Dave Alvin

Return of the Battlin’ Brothers
Dave Alvin
Photo by Elliot Stephen Cohen.

“The title says it all,” explains Dave Alvin of his reunion with older brother Phil on Lost Time. Known for a long-standing sibling rivalry, they hadn’t recorded new music together in 30 years prior to last year’s Big Bill Broonzy tribute, Common Ground. But a near-death experience brought them back together.

“I’ve lost so many friends in the past few years, and I’m so grateful that I didn’t lose Phil,” Alvin admits. “He’s still recovering, and I’m making his life miserable by keeping him on the road (laughs), but musicians gotta work, man!”

It was their mutual love of ’50s rock and roll and rhythm and blues that led the Alvin brothers to form The Blasters in 1979. Though critically acclaimed, the band never sold many records. Dave left in ’86 to pursue a solo career, and the 60-year-old has worked with punk rockers X, country/rock band The Knitters, early rockabilly star Sonny Burgess, bluesman Little Milton, and rock revivalists Big Sandy and The Fly-Rite Boys. His best-known compositions include “Marie, Marie,” covered by Shakin’ Stevens, and “Long White Cadillac” for Dwight Yoakam.

On Lost Time, the Alvins, with Dave providing the guitar that supports soulful vocals mostly by Phil, tackle a cache of styles. They cover James Brown, Lead Belly, Willie Dixon, Leroy Carr, Blind Boy Fuller, a pair of gospel numbers and four songs by Big Joe Turner whom they consider a mentor.

On the album, Alvin used a ’60s Stratocaster copy, an original ’64 Strat, a ’57 Martin R-18, and a ’34 National Resonator. His amplifier of choice is a Fender Vibroverb reissue.

Why did you choose to cover “Mr. Kicks?”
Since Phil and I were kids, we loved it. In the early ’80s, we met (the song’s composer) Oscar Brown, Jr. He was totally blown away that two white guys knew these obscure songs of his. He’s a great lyricist, but mostly forgotten by the jazz and blues world. So, with that song, I thought, “Well, let’s change it from a big-band jazz thing to more what Little Willie John would have done.” I wanted it to sound like a King record with Johnny “Guitar” Watson.

How would you compare your musical talents with Phil’s?
My brother will always be a better singer, and he’s also a great harmonica player. By the time he was a teenager, he was adept at three- or four-finger picking, like Blind Blake – ragtime/pre-war kind of picking. My style tended to be more like post-war guys – Chuck Berry, Otis Rush, Magic Sam. I’m basically a blues guy, but all guitar players influence me, whether it’s Les Paul, Don Rich, or some lead guitarist in a garage band. Les Paul influenced me later, but as a kid, I responded to the guys who were, for lack of a better word, “funkier,” like Johnny “Guitar” Watson and Lightnin’ Hopkins. They were my heroes, but guys like Les Paul and Wes Montgomery, I figured, “I could never do anything like that, so why bother?”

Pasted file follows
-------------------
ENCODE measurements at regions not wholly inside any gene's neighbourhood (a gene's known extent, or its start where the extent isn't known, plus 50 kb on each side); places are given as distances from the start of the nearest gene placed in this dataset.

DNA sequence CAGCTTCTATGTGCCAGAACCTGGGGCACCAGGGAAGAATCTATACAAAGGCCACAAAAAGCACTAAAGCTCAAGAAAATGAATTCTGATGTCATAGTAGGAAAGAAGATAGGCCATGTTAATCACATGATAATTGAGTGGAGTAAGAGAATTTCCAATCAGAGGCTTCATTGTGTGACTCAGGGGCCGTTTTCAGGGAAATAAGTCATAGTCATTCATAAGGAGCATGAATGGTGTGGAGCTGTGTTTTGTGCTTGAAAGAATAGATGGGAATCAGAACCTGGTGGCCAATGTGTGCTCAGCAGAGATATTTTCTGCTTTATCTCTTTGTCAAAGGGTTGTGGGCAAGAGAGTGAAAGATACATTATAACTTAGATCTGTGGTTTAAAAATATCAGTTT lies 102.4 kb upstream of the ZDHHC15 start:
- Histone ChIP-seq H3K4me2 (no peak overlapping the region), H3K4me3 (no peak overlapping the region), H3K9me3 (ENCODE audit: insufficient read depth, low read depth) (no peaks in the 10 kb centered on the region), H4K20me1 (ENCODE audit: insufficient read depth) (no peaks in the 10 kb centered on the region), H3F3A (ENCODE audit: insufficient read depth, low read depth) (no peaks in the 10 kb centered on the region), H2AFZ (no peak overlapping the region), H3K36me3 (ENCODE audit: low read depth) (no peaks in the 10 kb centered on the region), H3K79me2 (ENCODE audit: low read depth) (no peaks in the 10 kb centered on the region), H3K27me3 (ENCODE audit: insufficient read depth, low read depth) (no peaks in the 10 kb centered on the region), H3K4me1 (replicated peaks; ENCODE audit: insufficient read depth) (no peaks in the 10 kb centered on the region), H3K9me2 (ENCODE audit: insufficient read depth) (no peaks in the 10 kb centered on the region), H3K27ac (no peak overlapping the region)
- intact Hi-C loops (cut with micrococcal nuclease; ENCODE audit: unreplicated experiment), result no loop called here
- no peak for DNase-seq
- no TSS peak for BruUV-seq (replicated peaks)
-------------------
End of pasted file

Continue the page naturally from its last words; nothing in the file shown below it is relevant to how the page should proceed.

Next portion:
Coming from California, you must have been aware of The Chantays, especially “Pipeline.”
There were so many bands like them in the early ’60s. You’d wake up on a Saturday to the sounds of surf bands playing in garages – all rehearsing the same songs, whether it was “Pipeline,” “Wipe Out,” or “Misirlou.” I really cherish those memories. They were all groovy guys who wore V-neck sweaters and were spinning magic. I thought you had to be a good-looking guy and drive a T-Bird to play guitar. I was a dork.

Do you have a good story about Sonny Burgess, who’s still on the road with his band, The Pacers, tearing things up at age 86?
I once did a crazy gig with Sonny. He called me up and said, “I’m in L.A., playin’ a party tonight. You wanna sit?” I figured it was just some rich guys’ private party, so I showed up late and just threw my amp onstage and started playing. I look around, and there’s Jack Clement, D.J. Fontana, and Sam Phillips. It was actually a taping of a PBS documentary on Sun Records. So, to impress Sam, I pulled out all the stops and started playing every Sun lick I knew, from rockabilly guys like Roland Janes to blues guys like Willie Johnson, Little Milton, and Pat Hare. Sam comes up to me afterward and says, “Boy, where’d you learn to play guitar like that!” (laughs)

When you’re playing folk-based music, country, blues, things like that, you do it till you die. With Top 40, it’s hard to be singing songs about 17-year-old girls when you’re 74. I don’t want to go to my grave thinking I never recorded enough songs that I’ve loved all my life.

This article originally appeared in VG March 2016 issue. All copyrights are by the author and Vintage Guitar magazine. Unauthorized replication or use is strictly prohibited.

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